On Monday night, we watched Em Rusciano talk about thrush on primetime TV. More of that, please.

Last night on primetime television, a woman dressed in a rainbow unitard spoke about how, during pregnancy, a woman’s nipples transform from delicate little rosebuds into “meaty coat hooks”.

She spoke about how post-vaginal-birth sneezing can turn a tampon into a projectile.

How g-strings can “take the back stuff and put it to the front stuff” and give you bacterial vaginosis.

Watch: Em Rusciano in Rage and Rainbows. Post continues after video.

Video by Channel 10

Let’s face it, ‘bacterial vaginosis’ is not a phrase you typically hear on the telly beyond, perhaps, an episode of Embarrassing Bodies. But on Em Rusciano‘s comedy special, Rage And Rainbows, which aired on Monday night on Channel 10, the Australian comedian championed the universality in those supposedly ‘embarrassing’ parts of womanhood.

Part standup, part musical, part feminist lecture, the one-hour show centred around that quiet, tiring anger (or even just frustration) many women feel toward the world around them. Sometimes, without even knowing why.

She touched on catcalling, on the beauty industry, on pregnancy thrush, on the mental load carried by women in most households.

“My particular brand of comedy comes from a deep desire to shed light on tough topics, to explore the things we don’t normally talk about, and dissect them in such a way that my audience — who are predominately women — feel less alone and less like life may swallow them whole,” Em told Mamamia.

“I’ve done shows on divorce and miscarriage and so, when it came to talking about rage, it actually felt like a light topic, all things considered.”

She even threw in a musical number featuring 12 giant, dancing vaginas, just to make it all more palatable… which only a couple of people on Facebook got cranky about. Now, that’s called progress, doll.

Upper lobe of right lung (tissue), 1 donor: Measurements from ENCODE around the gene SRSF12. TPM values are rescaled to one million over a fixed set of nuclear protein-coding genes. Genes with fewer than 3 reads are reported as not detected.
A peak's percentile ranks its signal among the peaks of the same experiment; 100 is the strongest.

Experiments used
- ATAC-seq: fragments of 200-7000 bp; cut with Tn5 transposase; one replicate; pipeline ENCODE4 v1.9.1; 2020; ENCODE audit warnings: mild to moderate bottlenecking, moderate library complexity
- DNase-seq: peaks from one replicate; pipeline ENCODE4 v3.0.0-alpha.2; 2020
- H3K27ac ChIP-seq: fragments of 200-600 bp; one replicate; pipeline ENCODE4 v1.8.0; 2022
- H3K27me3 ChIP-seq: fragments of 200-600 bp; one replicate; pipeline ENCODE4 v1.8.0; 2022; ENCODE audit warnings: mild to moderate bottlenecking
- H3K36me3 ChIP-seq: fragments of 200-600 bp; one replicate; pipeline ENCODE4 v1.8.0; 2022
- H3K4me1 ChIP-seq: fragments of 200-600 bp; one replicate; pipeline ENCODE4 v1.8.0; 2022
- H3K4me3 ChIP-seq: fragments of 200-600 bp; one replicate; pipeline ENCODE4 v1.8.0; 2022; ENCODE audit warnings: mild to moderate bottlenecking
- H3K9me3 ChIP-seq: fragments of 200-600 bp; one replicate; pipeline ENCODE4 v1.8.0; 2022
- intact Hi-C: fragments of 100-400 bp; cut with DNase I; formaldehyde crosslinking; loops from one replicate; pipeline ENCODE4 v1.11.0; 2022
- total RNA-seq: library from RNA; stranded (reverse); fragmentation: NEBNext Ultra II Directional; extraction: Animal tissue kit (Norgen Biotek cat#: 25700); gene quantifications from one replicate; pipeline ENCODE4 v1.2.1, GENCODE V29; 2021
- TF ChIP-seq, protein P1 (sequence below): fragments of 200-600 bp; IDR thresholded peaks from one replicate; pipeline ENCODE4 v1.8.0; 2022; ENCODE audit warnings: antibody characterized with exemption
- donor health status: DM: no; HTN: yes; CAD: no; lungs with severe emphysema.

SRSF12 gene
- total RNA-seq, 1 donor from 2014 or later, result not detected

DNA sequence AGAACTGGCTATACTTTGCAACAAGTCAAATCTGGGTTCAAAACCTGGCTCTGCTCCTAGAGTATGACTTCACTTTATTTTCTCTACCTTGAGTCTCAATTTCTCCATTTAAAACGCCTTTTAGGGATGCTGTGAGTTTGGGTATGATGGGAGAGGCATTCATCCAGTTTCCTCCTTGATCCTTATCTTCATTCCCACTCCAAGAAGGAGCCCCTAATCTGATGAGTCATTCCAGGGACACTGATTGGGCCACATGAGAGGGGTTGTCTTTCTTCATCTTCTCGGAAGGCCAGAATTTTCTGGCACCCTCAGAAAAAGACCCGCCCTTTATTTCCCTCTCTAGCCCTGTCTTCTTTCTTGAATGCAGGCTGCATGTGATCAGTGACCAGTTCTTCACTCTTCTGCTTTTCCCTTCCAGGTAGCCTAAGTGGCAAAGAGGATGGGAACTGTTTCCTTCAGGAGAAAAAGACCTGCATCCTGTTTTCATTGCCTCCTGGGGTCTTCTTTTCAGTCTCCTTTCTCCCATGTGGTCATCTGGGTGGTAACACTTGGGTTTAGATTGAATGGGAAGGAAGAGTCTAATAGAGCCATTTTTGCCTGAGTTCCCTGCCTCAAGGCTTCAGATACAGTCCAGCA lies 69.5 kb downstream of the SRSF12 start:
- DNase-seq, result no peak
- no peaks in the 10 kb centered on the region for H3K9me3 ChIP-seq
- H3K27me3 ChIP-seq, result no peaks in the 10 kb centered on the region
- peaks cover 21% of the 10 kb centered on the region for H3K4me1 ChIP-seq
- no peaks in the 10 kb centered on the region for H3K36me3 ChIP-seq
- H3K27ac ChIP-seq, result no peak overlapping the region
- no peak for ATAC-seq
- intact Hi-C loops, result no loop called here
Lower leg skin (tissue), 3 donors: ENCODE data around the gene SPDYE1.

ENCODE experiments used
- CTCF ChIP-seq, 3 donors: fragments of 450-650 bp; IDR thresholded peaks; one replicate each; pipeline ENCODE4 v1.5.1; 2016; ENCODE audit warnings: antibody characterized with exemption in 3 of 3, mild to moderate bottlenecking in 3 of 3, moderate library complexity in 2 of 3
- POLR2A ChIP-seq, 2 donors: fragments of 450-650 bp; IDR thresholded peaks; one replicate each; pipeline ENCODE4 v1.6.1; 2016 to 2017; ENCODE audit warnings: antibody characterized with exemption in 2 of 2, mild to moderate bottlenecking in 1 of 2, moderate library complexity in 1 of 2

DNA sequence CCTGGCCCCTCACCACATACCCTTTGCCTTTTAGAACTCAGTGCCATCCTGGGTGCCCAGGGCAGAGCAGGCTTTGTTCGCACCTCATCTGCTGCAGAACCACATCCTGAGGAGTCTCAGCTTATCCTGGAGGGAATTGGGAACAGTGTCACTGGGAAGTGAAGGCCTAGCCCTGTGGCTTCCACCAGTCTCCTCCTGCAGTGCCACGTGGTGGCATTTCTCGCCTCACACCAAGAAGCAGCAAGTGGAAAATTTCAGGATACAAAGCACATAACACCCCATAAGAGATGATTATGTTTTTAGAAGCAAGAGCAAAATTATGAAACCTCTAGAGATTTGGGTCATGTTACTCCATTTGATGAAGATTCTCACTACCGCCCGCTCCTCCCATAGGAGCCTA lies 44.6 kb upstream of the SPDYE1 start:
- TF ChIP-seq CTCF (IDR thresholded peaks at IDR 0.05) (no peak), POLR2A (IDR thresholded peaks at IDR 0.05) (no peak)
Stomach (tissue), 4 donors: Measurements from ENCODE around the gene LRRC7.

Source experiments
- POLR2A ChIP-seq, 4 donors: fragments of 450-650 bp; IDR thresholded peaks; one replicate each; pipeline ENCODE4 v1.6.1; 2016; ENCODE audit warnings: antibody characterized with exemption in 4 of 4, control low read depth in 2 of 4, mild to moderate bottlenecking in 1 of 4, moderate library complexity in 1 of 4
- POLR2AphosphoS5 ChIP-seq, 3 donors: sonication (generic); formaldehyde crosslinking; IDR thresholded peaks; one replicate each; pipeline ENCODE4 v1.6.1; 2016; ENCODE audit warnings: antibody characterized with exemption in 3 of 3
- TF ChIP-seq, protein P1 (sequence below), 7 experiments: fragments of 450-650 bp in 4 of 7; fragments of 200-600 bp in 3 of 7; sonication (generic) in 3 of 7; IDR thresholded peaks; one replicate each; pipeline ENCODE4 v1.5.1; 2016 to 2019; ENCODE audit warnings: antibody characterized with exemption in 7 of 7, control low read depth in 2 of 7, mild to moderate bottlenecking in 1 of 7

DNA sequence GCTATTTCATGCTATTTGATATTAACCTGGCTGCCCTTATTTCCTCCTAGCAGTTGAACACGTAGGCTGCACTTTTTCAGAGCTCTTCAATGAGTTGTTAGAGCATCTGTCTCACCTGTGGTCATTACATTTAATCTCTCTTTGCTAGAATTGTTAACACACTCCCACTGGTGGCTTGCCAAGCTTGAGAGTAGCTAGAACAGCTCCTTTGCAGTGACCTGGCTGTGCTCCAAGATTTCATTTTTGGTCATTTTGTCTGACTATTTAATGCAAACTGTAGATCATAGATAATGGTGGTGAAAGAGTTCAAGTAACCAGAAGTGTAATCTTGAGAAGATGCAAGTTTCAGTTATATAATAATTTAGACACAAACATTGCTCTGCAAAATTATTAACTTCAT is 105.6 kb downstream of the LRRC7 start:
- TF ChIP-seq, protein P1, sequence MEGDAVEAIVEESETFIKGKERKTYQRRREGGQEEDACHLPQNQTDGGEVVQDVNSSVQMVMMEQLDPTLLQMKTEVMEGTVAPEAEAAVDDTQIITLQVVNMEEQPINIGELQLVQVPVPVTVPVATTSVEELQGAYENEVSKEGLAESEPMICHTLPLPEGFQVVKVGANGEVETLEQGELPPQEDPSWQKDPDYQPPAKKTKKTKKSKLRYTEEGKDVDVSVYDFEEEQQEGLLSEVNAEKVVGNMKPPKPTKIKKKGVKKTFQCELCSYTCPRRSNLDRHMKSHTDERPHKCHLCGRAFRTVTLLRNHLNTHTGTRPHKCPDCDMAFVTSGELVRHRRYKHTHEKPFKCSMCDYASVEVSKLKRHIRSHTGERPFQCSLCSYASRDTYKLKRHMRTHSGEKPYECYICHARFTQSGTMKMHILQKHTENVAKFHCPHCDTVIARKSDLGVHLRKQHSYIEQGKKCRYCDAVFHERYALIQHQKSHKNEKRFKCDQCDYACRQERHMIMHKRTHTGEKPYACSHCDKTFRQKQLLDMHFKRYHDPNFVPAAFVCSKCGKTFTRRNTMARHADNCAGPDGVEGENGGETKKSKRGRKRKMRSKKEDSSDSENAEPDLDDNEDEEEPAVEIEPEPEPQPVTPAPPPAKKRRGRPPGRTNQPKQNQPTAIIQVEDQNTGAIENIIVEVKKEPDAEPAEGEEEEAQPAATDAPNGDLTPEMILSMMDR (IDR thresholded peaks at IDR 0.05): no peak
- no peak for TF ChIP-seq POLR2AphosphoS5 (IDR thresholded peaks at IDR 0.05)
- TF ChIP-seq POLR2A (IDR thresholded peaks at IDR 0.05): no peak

Nothing says classic entertainment like a dozen velvet vulvas. Image: Facebook/Em Rusciano.

Rage and Rainbows is part of an obvious shift happening in comedy. Well, if we're honest, in boardrooms.

TV networks, streaming services and booking agencies seem suddenly less reluctant to give the stage (literally and figuratively) to female comedians speaking the unspoken truths about themselves, their gender and the culture that so heavy-handedly shapes the two.

Iliza Shlesinger. Hannah Gadsby. Tiffany Haddish. Ali Wong. In the last few years, each has recorded a hugely popular Netflix special that has helped take their work global and, for some, springboard them into lucrative movie/TV careers.

It's not like these women became funny overnight. They've been doing the work in clubs, at festivals and crappy corporate events for years. Only now, finally, there's prime airtime (and money) on offer to those who cut through.

In Australia, though, the scene seems to still be lagging a little. On free-to-air telly at least, female stand-up comedy is still usually just a short set in a festival gala or a 'special' aired in a not-so-special midnight timeslot on one of those tacked-on digital channels that few people actually watch/seem to know exist.

But let's hope Rusciano's show signals that we're catching up.

"I think I follow a long line of outstanding female comics, who have had a disproportionate amount of opportunities compared to their male counterparts," she said.

"The fact of the matter is: women want to be represented. They want to see their issues, worries, and passions reflected in the media that they consume."

Bacterial vaginosis, and all.

Rage and Rainbows is available to stream on Ten Play.

Image: Channel 10.